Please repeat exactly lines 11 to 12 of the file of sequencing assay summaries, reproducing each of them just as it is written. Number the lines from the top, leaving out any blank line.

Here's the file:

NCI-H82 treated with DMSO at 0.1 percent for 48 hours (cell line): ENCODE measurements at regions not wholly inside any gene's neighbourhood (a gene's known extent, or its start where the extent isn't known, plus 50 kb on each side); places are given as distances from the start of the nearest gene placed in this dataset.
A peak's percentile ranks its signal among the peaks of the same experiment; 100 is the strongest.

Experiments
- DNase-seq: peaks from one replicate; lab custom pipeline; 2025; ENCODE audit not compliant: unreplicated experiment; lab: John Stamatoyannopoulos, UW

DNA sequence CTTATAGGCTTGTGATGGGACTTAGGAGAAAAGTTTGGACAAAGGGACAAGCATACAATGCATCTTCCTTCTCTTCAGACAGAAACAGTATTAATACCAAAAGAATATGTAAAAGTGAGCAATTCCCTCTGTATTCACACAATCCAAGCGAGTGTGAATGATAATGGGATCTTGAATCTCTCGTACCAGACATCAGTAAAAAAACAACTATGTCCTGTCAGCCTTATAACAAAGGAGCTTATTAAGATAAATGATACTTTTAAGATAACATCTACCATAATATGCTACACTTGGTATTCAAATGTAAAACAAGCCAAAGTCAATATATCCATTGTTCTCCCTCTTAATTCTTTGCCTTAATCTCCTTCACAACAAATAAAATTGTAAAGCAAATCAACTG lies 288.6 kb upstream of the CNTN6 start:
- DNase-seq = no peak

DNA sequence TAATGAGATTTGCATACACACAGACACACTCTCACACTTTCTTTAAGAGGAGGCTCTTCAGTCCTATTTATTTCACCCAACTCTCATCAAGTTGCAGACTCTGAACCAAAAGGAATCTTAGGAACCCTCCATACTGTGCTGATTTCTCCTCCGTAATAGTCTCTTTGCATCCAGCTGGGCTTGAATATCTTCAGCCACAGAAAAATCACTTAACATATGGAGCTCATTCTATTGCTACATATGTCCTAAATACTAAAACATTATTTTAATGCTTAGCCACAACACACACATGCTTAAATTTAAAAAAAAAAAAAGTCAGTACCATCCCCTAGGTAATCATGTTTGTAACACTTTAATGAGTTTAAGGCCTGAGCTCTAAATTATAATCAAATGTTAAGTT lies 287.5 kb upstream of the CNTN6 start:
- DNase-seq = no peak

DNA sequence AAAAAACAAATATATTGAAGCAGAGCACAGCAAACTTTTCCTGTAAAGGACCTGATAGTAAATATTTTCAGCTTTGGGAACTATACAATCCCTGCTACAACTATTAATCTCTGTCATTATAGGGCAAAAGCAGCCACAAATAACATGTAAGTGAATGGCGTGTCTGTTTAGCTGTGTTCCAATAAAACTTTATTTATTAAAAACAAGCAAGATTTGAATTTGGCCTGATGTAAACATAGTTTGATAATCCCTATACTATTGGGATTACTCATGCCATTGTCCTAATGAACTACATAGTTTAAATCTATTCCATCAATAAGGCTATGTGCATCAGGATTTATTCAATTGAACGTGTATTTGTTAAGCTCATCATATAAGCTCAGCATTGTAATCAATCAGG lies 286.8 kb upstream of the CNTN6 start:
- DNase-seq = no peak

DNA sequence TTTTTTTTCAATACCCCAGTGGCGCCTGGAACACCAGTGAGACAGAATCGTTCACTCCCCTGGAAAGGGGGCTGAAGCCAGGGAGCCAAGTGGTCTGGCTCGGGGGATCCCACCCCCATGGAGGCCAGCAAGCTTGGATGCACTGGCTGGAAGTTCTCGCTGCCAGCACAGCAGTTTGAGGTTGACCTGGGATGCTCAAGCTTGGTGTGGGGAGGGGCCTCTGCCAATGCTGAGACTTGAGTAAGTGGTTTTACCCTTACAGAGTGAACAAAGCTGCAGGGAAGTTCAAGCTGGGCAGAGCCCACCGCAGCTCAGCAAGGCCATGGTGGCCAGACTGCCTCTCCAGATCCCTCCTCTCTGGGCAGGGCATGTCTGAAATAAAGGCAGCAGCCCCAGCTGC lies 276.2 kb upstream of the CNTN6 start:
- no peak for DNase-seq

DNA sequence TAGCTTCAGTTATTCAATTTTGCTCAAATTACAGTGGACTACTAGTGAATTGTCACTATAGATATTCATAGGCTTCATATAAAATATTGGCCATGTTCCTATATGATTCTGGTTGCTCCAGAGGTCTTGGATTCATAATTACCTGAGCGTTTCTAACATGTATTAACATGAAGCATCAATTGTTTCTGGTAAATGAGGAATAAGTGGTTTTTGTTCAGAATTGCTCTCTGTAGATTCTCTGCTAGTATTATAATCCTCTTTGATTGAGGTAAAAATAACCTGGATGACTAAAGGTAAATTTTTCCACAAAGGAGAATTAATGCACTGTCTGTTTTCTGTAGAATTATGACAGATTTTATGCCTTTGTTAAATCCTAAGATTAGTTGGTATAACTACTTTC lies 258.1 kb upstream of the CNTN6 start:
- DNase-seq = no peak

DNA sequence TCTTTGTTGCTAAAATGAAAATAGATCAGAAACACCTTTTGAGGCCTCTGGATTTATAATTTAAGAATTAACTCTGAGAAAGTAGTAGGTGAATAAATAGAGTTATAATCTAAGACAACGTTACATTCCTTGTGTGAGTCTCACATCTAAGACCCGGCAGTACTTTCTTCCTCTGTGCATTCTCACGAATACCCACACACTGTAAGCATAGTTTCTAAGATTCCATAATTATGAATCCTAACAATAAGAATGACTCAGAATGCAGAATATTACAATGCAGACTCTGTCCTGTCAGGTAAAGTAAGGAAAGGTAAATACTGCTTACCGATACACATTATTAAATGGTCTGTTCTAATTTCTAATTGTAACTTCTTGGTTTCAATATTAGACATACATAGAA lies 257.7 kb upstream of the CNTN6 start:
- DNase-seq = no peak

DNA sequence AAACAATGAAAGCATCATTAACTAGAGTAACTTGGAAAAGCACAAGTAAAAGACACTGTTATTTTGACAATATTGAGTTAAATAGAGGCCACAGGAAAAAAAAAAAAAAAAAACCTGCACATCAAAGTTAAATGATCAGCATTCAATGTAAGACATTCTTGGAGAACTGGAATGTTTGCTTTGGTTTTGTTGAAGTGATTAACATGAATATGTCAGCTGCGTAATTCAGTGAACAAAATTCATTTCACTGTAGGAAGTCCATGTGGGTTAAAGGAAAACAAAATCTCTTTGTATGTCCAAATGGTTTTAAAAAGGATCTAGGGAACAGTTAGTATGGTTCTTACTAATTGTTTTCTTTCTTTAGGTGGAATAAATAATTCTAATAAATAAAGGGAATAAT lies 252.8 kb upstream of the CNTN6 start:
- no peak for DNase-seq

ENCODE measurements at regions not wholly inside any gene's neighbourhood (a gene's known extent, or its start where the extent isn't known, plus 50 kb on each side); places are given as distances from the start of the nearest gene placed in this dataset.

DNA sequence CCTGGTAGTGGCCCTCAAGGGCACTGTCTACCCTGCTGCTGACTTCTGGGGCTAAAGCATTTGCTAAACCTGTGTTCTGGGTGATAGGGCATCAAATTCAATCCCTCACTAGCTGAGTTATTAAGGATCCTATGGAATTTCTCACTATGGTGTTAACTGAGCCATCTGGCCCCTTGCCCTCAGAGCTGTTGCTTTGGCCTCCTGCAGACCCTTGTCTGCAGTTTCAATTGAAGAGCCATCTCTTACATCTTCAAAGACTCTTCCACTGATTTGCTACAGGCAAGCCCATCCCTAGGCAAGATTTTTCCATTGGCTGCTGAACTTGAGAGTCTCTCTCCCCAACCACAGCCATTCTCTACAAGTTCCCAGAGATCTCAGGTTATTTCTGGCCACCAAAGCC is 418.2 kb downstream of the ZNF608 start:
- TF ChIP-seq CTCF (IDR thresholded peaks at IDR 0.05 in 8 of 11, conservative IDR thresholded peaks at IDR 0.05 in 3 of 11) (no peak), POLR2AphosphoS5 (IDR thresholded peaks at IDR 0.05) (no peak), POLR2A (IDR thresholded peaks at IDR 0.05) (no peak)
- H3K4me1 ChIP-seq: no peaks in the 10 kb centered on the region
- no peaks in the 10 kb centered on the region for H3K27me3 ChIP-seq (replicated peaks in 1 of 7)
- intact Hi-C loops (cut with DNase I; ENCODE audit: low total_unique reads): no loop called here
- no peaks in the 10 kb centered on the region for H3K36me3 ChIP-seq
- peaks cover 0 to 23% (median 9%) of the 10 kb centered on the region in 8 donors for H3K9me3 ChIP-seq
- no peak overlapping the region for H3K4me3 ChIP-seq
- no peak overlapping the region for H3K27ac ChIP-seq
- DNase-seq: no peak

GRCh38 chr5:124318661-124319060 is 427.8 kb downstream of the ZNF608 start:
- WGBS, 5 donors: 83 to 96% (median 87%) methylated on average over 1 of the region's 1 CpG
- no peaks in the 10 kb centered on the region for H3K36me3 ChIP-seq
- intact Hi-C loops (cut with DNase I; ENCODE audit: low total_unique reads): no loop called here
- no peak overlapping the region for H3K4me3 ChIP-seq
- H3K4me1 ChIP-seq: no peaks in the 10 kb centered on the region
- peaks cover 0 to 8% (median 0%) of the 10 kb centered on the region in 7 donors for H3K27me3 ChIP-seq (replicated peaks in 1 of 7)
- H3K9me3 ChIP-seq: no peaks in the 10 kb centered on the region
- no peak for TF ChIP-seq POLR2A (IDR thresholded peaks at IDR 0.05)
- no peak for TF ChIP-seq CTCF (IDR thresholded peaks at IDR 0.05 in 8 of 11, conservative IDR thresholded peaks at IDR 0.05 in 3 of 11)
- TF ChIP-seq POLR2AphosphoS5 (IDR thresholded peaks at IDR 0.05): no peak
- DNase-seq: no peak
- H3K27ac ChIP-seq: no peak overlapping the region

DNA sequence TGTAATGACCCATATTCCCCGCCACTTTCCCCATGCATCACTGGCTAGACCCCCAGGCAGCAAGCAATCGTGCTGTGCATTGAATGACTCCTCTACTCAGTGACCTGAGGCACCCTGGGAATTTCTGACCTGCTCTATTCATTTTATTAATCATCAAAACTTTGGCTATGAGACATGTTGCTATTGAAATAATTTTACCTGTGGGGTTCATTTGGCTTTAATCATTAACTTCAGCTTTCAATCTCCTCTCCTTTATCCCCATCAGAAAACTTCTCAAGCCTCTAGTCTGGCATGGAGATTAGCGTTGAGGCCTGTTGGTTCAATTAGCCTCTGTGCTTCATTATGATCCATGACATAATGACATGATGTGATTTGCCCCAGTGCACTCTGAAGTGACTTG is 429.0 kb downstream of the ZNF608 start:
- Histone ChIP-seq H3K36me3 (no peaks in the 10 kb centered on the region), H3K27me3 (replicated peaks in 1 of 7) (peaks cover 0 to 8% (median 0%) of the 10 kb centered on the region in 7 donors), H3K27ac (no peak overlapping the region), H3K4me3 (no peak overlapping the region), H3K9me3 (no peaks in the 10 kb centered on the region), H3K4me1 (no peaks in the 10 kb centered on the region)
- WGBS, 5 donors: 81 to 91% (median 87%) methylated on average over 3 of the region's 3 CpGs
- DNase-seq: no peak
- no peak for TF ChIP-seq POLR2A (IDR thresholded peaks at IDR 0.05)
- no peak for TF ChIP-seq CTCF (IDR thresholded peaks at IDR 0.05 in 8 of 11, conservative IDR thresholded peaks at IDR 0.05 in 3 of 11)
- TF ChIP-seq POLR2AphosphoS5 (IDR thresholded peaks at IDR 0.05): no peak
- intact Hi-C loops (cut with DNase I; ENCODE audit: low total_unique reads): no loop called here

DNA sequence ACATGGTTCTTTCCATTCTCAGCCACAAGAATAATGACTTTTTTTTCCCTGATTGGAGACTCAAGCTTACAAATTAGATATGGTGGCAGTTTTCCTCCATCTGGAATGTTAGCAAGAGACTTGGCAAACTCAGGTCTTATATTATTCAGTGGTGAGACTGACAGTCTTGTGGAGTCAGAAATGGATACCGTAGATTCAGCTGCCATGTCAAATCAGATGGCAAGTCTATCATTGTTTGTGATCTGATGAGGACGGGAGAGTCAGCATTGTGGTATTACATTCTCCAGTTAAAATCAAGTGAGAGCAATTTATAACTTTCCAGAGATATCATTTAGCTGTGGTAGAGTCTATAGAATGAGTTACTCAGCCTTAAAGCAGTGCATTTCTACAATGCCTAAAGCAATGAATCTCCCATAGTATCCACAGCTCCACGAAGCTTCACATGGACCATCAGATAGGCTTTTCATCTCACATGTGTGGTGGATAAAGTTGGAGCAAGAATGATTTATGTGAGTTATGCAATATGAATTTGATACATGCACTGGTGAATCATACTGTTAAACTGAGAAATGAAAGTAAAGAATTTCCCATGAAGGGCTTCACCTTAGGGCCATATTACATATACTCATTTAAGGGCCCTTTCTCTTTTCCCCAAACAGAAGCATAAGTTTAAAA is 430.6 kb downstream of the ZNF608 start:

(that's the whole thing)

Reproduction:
DNA sequence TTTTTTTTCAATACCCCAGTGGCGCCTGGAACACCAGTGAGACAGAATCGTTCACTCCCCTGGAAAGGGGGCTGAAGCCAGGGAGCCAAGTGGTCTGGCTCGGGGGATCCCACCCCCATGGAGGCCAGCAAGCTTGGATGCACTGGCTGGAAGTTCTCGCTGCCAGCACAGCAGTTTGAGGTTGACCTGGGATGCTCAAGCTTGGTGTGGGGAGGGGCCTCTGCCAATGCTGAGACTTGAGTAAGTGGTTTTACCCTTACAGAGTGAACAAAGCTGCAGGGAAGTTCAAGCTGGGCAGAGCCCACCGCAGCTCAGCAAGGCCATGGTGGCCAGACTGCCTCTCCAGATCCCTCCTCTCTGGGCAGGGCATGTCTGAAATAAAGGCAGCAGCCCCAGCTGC lies 276.2 kb upstream of the CNTN6 start:
- no peak for DNase-seq